100 threads -0.7 minutes.
    In the nodes mode An attempt to enable the Job manager instead of default on streaming resulted in only to worsen performance and lengthen the overall execution time. Apparently the reason is that not all nodes in the line can work in such mode.
    In the workflow mode An attempt to include the Table Backend in the Columnar Backend position instead of default only led to performance degradation and lengthening the total execution time. Apparently, the reason is that the Columnar Backend mode is effective in cases where there are many columns and few rows. And my situation is different - in the table there are no more than two tens of columns and hundreds of millions of rows.
    Knime.ini parameter
    set to NONE to reduce loss of time for compression of temporary data. 16 GB of memory is already enough.
    After reading all the files into the rows of one table, the flow of nodes with large files is looped from nodes the Chunk Loop Start and Loop End , since processing the rows in chunks has shown itself faster than processing one table of 225 million rows in one pass. Win up to about 2x in time.
    I recommend trying different chunks on your computers, because chunk reduces the chance of Knime crashing on computers with low memory.
    Chunk in 100,000 lines usually yourself justifies, but sometimes chunk in 1 works better million rows, especially on hundreds of millions of rows of data. Apparently because the number of iterations and related operations is reduced.
    General guideline when determining chunk size - it is desirable that the loop be executed in several tens of iterations.
    If the number of loop iterations reaches several thousand repetitions, then the probability of knocking out Knime increases.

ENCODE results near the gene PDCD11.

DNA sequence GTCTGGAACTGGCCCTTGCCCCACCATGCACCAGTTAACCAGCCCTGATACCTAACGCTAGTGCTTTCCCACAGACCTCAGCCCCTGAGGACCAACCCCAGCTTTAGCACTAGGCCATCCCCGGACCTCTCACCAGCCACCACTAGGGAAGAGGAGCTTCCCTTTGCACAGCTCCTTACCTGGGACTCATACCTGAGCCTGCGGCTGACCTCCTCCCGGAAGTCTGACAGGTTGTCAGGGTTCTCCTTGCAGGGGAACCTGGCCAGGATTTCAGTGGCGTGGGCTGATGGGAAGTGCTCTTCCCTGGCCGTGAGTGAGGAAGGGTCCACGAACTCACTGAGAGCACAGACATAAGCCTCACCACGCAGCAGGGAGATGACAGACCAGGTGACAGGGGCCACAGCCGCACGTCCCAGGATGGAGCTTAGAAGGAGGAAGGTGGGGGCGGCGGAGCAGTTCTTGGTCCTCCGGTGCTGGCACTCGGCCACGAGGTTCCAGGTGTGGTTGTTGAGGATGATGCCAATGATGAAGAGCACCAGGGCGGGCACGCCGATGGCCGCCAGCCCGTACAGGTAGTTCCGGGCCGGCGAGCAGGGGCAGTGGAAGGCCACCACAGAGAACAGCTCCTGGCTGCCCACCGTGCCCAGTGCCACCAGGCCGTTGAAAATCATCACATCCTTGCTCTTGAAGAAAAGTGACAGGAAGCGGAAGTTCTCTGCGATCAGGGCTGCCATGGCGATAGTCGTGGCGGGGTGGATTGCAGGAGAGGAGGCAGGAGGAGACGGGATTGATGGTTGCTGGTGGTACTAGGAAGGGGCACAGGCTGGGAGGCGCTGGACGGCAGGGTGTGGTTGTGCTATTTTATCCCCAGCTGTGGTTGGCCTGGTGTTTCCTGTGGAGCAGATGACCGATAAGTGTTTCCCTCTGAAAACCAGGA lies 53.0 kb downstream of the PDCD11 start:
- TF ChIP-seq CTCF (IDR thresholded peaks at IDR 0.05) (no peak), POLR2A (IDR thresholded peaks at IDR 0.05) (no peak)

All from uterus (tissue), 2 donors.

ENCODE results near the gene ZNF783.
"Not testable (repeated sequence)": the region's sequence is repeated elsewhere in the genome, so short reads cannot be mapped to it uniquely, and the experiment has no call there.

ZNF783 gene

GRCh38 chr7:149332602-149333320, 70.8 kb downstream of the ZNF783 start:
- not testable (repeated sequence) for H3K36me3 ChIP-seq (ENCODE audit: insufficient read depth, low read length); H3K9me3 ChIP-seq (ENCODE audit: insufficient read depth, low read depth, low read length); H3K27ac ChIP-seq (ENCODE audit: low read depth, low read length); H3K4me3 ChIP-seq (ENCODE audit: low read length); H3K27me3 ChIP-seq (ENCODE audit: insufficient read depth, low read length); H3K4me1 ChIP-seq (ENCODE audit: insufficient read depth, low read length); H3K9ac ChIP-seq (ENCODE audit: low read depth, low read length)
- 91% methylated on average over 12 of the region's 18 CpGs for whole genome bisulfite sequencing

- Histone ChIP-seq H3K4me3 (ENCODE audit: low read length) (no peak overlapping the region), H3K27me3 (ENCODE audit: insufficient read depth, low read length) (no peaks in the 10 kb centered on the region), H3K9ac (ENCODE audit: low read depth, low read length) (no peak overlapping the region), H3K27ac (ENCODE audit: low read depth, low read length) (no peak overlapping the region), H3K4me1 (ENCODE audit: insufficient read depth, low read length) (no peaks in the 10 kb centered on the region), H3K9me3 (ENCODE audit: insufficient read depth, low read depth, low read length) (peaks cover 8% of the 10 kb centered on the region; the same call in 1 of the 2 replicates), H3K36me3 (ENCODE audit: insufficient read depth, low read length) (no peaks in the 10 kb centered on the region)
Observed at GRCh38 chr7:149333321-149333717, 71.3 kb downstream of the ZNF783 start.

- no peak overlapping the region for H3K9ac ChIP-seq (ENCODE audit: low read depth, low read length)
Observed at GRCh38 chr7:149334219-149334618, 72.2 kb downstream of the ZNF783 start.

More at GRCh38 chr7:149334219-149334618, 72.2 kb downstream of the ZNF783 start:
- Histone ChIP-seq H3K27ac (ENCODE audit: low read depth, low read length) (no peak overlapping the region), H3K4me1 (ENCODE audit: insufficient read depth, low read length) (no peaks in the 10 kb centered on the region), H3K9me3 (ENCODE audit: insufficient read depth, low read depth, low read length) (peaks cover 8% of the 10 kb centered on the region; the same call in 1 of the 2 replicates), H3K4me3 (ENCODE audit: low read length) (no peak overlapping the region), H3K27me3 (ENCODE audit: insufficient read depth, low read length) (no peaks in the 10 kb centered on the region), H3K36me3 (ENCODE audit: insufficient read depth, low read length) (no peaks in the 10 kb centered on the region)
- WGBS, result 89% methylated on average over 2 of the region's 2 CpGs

Thus, for millions of rows in the table, is good a chunk of 100,000 rows (with this chunk of 1,000,000 works just as well), but for tables with hundreds of millions of rows - a chunk of 1,000,000 rows is more reliable.
    Previously nodes Run Garbage Collector inserted by me on purpose, since their use excluded Knime crashes due to memory overflow. These nodes have already worked on RAM in 16GB and allowed the process to reach the end. successful the process was guaranteed. But it justified itself with examples in millions of lines.
    With them, you can on a computer with a running Knime process do other work. With this, Knime can freeze, but do not stop the work, but freezes of the entire computer are rare and brief.
    But in examples for hundreds of millions of node lines garbage collection began to lead to regular hangs of K nime and switching between other programs. Apparently, the reason is that node the Run Garbage Collector does not understand very well that there is garbage, but that the temporary data is still needed, and deleted it, because of which K nime wasted computer resources to restore the situation.
    Working with nodes Garbage Collector slowed down work process at least 7 times than without them.